Each spring, when the first local asparagus arrives in the farmers markets, I go a little bit overboard. Those fat, green-verging-on-purple stalks mean that the season of abundance has finally arrived. I binge on asparagus, buying several pounds at a time without any kind of a plan, a little bit fearful that it will disappear before I have my fill. MORE
When I was eleven years old, my family moved to a house that had once been owned by a botanist. She left behind antique apple trees, a row of lilac bushes and a rhubarb patch the size of a queen bed. Every April, the rhubarb would start to unfurl from the soil and I knew that spring was really and truly on its way.
I don’t spend a great deal of time thinking about peas. For most of the year, they are an ever-present vegetable that lives in the freezer. I regularly add a handful to soups and salads (rinse them under warm water to quickly defrost them) and appreciate them for how little they demand of me. However, when spring arrives and peas are in season, I feel it necessary to celebrate the joy that is the green pea. MORE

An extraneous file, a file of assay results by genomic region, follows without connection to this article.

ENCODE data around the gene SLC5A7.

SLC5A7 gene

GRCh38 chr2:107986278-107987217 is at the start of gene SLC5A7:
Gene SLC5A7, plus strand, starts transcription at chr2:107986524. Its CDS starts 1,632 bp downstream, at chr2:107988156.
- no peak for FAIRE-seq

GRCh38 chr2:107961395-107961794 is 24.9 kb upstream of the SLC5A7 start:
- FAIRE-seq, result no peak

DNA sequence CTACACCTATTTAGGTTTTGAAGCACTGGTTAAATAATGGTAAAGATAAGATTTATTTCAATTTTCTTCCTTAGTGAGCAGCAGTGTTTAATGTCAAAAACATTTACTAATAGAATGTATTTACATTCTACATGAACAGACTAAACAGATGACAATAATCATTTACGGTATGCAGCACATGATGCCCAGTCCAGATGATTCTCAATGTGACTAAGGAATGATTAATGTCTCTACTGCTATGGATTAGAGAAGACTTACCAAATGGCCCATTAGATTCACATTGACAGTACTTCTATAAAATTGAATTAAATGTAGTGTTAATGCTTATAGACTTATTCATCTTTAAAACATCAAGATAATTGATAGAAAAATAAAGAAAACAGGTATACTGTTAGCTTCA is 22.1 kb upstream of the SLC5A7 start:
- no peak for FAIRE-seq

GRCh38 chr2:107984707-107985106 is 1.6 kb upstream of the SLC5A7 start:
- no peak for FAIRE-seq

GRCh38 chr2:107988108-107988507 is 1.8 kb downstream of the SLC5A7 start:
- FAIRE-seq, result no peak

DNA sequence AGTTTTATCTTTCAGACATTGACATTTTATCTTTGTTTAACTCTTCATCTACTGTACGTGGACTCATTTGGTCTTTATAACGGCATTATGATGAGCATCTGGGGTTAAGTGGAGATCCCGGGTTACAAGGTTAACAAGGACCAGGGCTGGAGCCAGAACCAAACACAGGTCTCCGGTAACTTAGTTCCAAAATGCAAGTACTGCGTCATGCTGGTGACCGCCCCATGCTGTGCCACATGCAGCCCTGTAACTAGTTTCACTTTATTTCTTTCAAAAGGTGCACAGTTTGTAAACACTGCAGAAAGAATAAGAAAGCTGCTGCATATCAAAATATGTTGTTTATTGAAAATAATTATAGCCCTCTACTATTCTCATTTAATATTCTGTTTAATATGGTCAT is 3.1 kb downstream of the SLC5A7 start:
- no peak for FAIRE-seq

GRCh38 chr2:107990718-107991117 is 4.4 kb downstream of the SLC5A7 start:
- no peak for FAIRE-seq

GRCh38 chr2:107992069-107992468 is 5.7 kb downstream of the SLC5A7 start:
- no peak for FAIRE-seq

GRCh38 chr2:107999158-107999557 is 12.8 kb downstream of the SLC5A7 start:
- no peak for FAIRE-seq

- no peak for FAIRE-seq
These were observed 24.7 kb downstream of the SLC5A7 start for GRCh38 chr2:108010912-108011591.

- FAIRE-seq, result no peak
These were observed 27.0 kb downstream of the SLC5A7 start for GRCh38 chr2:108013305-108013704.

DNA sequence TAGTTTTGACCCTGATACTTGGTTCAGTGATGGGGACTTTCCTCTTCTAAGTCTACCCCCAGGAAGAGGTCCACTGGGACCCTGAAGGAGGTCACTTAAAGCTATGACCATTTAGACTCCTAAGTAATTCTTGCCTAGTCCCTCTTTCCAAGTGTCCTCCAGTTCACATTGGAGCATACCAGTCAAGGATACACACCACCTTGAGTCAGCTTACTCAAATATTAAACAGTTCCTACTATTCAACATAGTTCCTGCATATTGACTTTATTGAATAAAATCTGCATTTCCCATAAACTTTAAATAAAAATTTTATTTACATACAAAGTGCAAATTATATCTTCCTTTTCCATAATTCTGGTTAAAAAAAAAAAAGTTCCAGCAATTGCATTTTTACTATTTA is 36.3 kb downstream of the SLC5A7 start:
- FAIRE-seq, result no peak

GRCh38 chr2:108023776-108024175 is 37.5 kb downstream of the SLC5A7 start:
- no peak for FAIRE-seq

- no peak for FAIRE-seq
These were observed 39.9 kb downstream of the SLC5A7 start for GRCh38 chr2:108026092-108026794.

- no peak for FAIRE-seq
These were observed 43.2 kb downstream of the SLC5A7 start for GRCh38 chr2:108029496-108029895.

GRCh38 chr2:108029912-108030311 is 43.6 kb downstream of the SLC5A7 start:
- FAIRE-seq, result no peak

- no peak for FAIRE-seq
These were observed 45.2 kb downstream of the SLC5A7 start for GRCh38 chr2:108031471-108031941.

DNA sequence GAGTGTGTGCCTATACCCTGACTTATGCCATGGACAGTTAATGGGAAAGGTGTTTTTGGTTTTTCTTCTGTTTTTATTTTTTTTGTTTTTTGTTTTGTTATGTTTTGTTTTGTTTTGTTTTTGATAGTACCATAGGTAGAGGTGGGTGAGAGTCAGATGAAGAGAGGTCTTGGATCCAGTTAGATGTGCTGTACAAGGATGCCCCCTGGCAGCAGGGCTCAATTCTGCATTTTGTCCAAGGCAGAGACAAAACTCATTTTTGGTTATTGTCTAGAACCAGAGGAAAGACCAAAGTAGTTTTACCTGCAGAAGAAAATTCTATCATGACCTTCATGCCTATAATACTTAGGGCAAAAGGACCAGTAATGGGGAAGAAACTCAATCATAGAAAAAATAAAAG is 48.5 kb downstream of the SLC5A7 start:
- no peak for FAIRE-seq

My maternal grandmother (Tutu) was not much of a cook. A perpetual dieter, she was far more interested in what she wasn’t eating than what she was. However, as a woman raising children in the 1950s, it wasn’t possible that she escape the kitchen entirely and so learned to make a few things to fill the gaps when the maid or my grandfather were unavailable.
Oddly, her specialties involved either beef (broiled steak, hamburger patties, and pot roast) or rolled oats (hot oatmeal and oatmeal cookies, mostly). When she made meatloaf, she would bring her two favorite ingredients together, relying on the oats to act as a binder. Beaten eggs and generous amounts of onion salt rounded out that recipe.
When I was old enough to pay attention, she took me into the kitchen and taught me her secret for making creamy oatmeal. You always start the oats in cold water and you heat them very slowly. That way, you give them the chance to soften and release their starch. As we stirred the quietly simmering oats, she’d say, “Cook them like that and you don’t even need butter!”
With March 17th just around the corner, it’s time to start planning the St. Patrick’s Day menu. Tradition states that one eats corned beef, boiled potatoes and steamed cabbage on this greenest of holidays and most years, my household has followed suit. It’s a meal towards which I look forward each year, as I’ve found that there’s really no way to go wrong with tender beef and soft, floury potatoes (particularly when they’re served with a dab of grainy mustard).